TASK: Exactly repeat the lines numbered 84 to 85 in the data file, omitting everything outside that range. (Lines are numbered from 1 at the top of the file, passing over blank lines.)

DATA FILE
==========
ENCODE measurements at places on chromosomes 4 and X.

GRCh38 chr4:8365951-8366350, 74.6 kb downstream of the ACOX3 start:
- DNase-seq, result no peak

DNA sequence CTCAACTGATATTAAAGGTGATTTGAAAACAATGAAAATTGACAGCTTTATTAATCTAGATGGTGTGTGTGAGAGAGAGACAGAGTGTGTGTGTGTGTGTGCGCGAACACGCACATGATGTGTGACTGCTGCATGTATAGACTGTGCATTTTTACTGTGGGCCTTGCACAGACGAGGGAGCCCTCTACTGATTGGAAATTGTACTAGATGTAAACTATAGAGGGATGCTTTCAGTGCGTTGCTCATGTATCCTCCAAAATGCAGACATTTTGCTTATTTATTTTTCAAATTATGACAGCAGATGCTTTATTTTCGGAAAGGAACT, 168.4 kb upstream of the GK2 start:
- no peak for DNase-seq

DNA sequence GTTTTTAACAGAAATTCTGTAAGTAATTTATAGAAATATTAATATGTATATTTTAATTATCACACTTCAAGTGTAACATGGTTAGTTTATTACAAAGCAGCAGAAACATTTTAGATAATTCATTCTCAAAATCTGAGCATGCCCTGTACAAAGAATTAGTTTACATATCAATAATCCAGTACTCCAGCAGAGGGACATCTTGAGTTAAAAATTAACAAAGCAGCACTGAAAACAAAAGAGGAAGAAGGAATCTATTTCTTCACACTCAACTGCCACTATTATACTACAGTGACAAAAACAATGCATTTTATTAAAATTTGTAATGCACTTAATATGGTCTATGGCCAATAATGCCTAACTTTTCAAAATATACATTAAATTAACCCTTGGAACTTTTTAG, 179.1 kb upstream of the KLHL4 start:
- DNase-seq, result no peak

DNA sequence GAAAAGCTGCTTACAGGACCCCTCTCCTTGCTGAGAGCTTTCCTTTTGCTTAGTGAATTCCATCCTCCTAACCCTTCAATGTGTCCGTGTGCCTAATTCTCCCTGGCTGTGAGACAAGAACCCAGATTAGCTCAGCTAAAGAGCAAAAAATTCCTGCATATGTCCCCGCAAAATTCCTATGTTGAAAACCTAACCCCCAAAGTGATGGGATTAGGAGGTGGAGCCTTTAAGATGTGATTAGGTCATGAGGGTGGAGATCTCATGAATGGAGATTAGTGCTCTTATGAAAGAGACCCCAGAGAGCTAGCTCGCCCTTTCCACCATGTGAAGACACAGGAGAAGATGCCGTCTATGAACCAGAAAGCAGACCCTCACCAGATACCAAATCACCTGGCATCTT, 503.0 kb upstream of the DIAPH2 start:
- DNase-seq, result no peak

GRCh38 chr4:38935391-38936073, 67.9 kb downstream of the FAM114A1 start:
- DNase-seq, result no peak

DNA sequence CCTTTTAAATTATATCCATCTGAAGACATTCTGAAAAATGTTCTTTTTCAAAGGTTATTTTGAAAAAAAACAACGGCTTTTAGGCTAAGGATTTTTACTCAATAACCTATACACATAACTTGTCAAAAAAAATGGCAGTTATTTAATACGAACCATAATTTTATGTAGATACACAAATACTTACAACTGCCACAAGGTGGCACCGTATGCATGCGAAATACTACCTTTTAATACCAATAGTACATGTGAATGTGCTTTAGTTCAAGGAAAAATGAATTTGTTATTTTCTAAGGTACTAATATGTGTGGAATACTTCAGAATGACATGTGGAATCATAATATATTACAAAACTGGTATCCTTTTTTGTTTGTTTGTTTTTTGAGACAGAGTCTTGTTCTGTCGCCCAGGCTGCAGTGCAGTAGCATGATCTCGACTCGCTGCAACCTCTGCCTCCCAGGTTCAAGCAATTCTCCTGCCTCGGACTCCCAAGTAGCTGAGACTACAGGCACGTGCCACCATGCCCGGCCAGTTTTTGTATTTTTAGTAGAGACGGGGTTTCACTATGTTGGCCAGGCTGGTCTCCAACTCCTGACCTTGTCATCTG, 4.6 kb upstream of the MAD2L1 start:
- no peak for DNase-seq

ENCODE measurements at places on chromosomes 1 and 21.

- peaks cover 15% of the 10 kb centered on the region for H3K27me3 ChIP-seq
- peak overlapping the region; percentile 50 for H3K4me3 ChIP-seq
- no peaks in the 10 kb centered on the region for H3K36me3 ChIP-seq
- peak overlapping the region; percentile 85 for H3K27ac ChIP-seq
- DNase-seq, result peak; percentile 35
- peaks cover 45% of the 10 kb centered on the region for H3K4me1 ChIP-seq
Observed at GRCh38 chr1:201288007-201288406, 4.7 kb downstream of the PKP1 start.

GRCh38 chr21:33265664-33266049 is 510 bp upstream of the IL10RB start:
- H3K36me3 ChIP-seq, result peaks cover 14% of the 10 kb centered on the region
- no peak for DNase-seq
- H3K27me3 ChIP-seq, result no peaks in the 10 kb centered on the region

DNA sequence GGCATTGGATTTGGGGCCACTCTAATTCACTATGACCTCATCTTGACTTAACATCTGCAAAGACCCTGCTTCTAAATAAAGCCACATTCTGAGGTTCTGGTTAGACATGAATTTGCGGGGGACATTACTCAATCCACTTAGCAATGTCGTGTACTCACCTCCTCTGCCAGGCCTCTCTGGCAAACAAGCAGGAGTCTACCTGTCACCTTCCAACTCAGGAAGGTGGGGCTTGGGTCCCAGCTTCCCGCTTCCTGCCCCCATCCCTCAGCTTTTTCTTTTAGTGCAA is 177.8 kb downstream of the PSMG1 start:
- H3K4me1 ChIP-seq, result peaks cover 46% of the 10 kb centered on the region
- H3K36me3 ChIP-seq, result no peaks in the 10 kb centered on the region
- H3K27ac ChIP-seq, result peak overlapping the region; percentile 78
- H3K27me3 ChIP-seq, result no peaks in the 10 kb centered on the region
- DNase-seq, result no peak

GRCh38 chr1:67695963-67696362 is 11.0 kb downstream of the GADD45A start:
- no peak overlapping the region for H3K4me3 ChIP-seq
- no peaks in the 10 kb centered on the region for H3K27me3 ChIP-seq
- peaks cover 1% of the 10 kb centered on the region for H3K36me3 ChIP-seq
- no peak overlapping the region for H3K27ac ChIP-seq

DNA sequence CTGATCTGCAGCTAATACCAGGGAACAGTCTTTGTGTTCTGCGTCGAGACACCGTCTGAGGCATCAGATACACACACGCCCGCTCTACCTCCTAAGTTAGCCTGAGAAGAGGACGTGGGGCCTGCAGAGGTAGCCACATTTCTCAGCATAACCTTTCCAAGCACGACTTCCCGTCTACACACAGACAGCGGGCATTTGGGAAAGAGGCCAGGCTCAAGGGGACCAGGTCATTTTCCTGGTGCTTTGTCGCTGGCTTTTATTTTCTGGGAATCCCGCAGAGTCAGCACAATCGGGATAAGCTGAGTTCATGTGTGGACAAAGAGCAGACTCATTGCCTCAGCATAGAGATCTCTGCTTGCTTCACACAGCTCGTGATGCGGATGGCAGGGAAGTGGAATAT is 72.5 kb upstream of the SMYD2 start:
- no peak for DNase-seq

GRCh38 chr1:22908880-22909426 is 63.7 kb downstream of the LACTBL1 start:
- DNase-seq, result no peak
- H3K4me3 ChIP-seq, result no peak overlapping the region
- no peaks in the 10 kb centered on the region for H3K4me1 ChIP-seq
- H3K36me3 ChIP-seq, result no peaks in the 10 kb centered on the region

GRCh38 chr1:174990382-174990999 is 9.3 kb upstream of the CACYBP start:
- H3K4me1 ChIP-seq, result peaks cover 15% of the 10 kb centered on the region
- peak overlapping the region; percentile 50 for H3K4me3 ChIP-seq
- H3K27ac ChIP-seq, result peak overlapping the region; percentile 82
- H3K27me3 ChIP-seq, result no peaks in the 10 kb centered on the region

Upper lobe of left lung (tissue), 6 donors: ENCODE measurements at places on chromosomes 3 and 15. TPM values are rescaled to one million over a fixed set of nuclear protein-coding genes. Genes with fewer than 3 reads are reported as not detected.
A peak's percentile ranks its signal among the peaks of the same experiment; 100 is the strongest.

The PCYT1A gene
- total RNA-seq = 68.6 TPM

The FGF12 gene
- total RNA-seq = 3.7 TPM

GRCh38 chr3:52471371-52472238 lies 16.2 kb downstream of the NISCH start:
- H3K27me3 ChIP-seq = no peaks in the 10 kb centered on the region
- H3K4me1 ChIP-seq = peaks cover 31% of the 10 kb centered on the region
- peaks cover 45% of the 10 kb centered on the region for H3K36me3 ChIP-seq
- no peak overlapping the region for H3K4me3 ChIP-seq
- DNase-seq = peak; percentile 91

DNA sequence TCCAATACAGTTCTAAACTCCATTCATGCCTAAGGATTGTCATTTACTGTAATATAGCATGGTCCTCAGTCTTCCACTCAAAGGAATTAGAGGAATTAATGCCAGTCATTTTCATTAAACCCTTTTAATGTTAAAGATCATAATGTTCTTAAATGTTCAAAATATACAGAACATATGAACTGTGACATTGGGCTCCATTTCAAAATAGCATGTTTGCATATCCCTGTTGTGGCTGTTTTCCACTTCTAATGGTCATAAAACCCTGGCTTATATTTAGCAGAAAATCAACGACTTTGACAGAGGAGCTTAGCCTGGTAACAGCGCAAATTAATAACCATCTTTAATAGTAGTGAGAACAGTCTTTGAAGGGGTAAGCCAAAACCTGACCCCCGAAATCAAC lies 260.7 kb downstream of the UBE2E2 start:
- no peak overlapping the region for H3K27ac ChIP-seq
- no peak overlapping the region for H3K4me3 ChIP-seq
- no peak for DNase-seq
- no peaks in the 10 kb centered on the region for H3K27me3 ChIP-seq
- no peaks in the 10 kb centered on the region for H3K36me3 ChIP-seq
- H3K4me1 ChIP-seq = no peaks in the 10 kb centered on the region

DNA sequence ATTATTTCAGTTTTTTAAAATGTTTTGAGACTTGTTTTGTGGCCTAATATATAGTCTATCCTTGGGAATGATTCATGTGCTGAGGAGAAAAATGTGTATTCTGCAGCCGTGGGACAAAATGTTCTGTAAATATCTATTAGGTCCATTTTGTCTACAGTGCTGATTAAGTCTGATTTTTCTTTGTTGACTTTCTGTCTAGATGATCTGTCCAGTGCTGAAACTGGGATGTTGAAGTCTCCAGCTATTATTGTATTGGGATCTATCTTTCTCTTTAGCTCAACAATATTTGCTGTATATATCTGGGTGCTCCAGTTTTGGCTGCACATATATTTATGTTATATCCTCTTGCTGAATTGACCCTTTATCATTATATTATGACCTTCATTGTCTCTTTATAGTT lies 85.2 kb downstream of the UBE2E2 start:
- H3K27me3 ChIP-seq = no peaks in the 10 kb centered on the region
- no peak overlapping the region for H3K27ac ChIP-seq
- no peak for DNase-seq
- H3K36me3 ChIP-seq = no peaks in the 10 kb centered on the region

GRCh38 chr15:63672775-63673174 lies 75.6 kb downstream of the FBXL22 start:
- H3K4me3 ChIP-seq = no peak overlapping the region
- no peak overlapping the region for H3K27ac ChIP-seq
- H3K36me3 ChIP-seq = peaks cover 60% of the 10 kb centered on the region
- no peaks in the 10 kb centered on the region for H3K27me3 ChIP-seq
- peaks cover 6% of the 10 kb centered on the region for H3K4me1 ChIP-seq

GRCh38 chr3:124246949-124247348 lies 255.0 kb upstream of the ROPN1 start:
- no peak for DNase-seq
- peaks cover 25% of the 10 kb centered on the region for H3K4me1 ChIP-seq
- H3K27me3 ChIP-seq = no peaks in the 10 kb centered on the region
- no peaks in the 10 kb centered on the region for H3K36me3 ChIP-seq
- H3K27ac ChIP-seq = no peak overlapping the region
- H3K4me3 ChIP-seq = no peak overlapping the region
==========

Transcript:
- H3K27ac ChIP-seq = no peak overlapping the region
- H3K4me3 ChIP-seq = no peak overlapping the region